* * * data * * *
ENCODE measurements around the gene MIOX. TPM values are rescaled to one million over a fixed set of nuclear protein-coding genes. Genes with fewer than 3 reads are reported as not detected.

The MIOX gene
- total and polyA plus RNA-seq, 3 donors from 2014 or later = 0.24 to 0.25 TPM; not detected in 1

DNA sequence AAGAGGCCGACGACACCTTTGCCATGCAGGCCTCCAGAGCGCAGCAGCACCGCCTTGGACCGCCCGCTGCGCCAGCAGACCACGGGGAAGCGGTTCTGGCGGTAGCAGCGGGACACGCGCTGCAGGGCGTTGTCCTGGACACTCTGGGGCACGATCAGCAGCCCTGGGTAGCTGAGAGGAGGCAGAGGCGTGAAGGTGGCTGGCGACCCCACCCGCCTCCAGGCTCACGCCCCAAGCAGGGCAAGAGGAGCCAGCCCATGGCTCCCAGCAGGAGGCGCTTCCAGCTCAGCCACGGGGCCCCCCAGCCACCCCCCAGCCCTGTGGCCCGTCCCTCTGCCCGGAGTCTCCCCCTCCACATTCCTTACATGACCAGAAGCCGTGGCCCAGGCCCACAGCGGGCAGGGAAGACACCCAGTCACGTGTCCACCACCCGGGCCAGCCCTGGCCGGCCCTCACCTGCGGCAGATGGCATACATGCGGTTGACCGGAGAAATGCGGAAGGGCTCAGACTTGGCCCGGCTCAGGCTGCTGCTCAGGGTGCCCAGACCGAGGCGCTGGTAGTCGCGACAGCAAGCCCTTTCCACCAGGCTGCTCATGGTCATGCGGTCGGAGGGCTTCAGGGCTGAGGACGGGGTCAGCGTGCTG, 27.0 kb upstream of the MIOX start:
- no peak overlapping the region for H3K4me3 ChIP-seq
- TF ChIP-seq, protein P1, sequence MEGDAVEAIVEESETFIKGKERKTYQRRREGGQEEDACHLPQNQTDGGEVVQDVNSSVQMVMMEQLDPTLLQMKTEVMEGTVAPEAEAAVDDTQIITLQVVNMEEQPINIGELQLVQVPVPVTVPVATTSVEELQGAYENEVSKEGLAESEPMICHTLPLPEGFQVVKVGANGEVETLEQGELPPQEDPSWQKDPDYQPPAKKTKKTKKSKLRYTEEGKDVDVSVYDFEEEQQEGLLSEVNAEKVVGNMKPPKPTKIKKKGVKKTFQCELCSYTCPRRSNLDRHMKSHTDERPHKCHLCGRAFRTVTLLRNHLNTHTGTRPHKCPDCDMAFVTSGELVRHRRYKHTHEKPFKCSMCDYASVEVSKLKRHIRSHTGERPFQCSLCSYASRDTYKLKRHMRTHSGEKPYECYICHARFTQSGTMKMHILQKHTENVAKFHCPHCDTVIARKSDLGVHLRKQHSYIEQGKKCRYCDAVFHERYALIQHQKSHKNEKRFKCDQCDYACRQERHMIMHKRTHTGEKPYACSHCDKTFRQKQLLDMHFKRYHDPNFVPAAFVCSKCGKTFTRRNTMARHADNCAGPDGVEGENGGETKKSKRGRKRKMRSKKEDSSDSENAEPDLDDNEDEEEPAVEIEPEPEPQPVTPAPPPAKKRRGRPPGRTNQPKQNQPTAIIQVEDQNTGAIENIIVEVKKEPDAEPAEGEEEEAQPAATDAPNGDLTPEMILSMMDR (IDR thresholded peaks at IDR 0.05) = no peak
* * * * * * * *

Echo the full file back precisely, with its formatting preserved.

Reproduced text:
ENCODE measurements around the gene MIOX. TPM values are rescaled to one million over a fixed set of nuclear protein-coding genes. Genes with fewer than 3 reads are reported as not detected.

The MIOX gene
- total and polyA plus RNA-seq, 3 donors from 2014 or later = 0.24 to 0.25 TPM; not detected in 1

DNA sequence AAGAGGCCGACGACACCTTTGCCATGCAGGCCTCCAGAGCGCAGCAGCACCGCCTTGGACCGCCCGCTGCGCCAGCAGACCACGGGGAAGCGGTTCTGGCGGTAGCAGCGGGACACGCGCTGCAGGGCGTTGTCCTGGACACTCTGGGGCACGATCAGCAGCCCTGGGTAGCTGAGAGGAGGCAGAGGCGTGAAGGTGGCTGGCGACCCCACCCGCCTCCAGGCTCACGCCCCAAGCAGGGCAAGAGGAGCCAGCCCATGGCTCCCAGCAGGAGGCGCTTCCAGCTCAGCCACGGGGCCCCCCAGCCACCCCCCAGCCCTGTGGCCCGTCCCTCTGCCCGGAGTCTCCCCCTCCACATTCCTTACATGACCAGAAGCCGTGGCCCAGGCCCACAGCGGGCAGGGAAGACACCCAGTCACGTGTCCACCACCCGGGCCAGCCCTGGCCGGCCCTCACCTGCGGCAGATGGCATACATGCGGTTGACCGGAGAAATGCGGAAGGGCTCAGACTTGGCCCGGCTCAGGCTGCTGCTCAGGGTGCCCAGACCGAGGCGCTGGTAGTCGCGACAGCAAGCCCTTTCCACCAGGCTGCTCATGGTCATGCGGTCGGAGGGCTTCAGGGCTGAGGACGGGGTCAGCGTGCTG, 27.0 kb upstream of the MIOX start:
- no peak overlapping the region for H3K4me3 ChIP-seq
- TF ChIP-seq, protein P1, sequence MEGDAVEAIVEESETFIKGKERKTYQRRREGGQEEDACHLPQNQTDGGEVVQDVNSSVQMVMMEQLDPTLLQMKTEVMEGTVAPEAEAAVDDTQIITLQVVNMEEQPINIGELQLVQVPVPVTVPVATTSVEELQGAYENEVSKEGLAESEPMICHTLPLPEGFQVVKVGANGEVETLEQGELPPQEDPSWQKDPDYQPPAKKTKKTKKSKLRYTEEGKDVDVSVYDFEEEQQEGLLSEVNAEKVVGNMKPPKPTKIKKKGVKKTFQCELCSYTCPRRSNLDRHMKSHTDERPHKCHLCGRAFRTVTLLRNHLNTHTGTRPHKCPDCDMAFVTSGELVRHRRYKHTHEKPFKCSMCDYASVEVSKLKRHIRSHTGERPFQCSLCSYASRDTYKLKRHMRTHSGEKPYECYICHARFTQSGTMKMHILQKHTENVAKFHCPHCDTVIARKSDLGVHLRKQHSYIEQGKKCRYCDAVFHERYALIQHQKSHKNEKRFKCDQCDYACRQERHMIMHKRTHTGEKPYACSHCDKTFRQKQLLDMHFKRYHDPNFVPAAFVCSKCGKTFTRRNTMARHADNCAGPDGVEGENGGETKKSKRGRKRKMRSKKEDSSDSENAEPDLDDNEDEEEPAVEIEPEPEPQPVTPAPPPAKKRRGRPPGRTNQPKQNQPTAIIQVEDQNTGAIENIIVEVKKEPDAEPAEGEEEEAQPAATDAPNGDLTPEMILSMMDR (IDR thresholded peaks at IDR 0.05) = no peak